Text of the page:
Charlie Macleod-Adams Link ‘state of decay’ loss of St Peter’s Seminary

IMAGE: Interior sketches of st peters seminary, chapel and main hall, in the present day.
IMAGE: Left : Pillars on the grown floor rising from a water logged surface. Right : Top floor exterior balcony.
IMAGE: An exterior comparison of St Peters 1960s - present day, present day pictures are part of my own collection.
IMAGE: An interior comparison 1960s - present
IMAGE: Model seminary with 60s projected images through acetate - chapel projection.
IMAGE: Projection of staircase from original 60s interior.
IMAGE: Staircase taken from a different angle so as to show perspective.
IMAGE: Process of projecting the images via acetate.
IMAGE: using the shadows created via the model to create the illusion of the building encapsulating the image.
IMAGE: Using acetate and close ups of the model to show how light passing through the acetate can represent the water logged sections of the building.

I chose to look at St. Peters seminary as from past experiences the decay and gradual loss of the building are already apparent to me, from an early age the sight of it always amazed me however the sense of abandonment which follows it saddened me.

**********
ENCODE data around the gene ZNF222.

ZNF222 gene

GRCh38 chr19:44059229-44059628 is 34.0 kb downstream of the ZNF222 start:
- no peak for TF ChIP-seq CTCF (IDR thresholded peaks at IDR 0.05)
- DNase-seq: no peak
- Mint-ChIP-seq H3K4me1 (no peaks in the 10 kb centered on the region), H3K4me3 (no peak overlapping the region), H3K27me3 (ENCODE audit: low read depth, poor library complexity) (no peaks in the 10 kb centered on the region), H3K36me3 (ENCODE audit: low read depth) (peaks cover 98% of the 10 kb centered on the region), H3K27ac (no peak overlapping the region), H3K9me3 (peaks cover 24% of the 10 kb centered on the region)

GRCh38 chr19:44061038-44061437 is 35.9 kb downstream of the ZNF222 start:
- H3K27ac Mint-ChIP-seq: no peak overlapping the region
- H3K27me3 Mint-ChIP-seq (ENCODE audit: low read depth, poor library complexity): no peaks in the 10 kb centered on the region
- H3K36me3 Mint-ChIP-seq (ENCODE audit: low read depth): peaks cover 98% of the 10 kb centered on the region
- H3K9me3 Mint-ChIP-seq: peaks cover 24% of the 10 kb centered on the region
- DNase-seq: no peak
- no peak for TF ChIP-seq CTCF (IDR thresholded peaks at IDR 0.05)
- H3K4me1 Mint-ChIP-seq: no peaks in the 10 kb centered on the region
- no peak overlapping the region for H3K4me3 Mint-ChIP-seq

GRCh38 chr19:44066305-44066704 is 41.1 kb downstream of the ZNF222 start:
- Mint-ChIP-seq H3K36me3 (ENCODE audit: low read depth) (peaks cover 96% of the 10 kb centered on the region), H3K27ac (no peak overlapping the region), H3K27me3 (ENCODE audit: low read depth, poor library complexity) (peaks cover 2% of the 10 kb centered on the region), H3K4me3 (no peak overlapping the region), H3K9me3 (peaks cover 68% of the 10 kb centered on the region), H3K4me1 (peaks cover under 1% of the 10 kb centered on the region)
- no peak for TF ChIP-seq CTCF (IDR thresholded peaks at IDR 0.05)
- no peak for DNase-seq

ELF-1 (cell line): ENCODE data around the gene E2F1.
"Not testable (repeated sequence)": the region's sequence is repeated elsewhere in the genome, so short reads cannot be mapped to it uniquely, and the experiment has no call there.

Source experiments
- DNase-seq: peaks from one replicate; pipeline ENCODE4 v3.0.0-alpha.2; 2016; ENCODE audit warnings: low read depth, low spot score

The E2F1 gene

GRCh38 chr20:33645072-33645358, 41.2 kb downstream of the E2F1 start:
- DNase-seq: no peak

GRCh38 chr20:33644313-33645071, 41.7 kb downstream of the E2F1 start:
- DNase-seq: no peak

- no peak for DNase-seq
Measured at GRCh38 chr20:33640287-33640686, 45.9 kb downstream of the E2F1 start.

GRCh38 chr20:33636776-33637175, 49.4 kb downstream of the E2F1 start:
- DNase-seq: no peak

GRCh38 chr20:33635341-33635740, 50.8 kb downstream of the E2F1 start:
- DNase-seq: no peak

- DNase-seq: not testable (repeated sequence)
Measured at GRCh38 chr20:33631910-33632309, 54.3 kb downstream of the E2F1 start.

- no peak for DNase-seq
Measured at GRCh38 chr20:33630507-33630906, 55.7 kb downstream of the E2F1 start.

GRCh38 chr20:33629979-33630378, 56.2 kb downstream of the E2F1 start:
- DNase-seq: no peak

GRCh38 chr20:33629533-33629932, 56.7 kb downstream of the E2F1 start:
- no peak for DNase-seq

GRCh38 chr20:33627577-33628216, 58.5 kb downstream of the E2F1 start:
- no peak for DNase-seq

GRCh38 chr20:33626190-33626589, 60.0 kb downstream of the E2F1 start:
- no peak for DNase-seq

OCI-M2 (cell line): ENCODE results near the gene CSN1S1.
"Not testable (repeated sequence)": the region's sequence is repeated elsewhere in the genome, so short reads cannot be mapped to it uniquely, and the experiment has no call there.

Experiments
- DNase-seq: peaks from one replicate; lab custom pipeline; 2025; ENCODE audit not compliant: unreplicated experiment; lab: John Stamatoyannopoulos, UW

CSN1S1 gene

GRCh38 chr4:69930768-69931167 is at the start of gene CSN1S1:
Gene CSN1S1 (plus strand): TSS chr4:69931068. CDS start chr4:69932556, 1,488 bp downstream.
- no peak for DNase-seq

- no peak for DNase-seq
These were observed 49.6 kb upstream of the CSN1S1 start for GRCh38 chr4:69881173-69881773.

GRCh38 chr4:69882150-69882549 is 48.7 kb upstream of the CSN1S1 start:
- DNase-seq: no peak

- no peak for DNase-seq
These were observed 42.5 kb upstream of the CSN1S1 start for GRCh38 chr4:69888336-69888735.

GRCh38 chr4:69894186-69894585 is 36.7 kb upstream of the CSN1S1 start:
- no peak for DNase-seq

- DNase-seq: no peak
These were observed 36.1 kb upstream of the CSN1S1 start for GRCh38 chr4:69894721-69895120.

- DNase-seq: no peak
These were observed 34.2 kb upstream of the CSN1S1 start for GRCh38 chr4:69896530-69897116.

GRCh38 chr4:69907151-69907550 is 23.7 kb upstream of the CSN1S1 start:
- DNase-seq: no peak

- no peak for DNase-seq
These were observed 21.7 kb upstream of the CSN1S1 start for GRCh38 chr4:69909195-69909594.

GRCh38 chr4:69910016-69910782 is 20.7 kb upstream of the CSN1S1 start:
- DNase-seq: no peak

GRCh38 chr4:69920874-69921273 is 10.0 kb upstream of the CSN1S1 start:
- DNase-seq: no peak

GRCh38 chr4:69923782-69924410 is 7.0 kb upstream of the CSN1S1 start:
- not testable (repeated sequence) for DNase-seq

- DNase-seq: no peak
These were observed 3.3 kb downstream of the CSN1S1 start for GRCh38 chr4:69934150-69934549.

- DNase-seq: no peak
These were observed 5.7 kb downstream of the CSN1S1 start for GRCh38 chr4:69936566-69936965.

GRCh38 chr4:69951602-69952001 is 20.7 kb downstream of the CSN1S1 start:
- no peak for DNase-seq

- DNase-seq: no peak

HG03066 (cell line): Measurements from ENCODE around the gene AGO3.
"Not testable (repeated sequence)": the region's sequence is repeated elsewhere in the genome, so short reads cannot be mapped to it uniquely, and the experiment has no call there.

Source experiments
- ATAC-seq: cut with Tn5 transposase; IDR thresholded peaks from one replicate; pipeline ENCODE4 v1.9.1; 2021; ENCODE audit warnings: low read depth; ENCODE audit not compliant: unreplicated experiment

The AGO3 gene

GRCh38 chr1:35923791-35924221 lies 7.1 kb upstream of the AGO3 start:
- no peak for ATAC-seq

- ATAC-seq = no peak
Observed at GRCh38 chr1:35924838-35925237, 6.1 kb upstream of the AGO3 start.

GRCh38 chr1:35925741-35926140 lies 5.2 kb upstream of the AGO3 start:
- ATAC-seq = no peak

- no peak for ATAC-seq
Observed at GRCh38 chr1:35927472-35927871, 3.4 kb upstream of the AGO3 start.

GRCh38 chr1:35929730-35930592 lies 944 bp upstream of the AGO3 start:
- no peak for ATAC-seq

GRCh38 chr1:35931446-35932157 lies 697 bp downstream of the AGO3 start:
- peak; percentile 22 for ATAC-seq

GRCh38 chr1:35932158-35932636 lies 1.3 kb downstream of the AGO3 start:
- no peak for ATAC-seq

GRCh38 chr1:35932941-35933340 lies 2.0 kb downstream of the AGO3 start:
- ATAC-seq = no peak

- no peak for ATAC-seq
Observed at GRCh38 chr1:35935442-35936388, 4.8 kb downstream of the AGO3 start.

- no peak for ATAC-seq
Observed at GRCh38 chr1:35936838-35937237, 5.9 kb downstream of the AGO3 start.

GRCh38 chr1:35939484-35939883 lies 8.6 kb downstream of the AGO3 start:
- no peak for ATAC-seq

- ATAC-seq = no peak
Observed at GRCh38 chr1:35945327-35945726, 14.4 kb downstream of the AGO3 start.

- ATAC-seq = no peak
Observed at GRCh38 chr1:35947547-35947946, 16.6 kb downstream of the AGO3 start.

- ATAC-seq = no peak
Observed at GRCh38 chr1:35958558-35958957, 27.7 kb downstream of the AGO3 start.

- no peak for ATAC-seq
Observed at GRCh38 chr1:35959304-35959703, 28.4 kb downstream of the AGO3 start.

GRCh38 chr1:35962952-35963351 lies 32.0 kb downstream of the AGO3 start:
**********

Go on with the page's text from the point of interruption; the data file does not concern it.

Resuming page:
I chose to project older acetate images of the building onto the model of the present to show the change and contrast over time. The idea that photographs unlock not only our memories but those of others also helped me to bring a more personal mood to the project.

Capturing my images in predominantly black & white was to convey the noir of nostalgic 60’s photography, the decade of which the building was erected. It also helped me create an eerie atmosphere alluding to something that once was, the was helped by the ghostly images produced by the acetate.

The reason in which I chose to build the shell of the building partially was to represent that not all the building remains standing and to emphasise that there is still more to lose. The model also helped create various lights and shadows that are similar to the seminary in the present day, with the light appearing to look as if reflected off water from the water logged sections of the building. The shadows created assisted the projected imagery in becoming captured and framed, creating the illusion of the building housing its past interior.

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